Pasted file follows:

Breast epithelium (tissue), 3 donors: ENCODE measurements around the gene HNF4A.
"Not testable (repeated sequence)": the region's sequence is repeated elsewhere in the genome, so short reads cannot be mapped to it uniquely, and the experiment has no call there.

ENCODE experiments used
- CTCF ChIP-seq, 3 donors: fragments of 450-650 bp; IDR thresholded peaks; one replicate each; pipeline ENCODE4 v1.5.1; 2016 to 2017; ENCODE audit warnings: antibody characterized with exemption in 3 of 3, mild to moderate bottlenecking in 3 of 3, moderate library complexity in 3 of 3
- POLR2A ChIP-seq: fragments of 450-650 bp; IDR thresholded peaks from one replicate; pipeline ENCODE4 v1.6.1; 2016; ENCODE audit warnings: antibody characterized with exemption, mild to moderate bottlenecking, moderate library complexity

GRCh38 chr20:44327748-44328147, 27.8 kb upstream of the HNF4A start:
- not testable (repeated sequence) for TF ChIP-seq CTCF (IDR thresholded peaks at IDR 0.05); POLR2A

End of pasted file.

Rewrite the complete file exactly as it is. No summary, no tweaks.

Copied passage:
Breast epithelium (tissue), 3 donors: ENCODE measurements around the gene HNF4A.
"Not testable (repeated sequence)": the region's sequence is repeated elsewhere in the genome, so short reads cannot be mapped to it uniquely, and the experiment has no call there.

ENCODE experiments used
- CTCF ChIP-seq, 3 donors: fragments of 450-650 bp; IDR thresholded peaks; one replicate each; pipeline ENCODE4 v1.5.1; 2016 to 2017; ENCODE audit warnings: antibody characterized with exemption in 3 of 3, mild to moderate bottlenecking in 3 of 3, moderate library complexity in 3 of 3
- POLR2A ChIP-seq: fragments of 450-650 bp; IDR thresholded peaks from one replicate; pipeline ENCODE4 v1.6.1; 2016; ENCODE audit warnings: antibody characterized with exemption, mild to moderate bottlenecking, moderate library complexity

GRCh38 chr20:44327748-44328147, 27.8 kb upstream of the HNF4A start:
- not testable (repeated sequence) for TF ChIP-seq CTCF (IDR thresholded peaks at IDR 0.05); POLR2A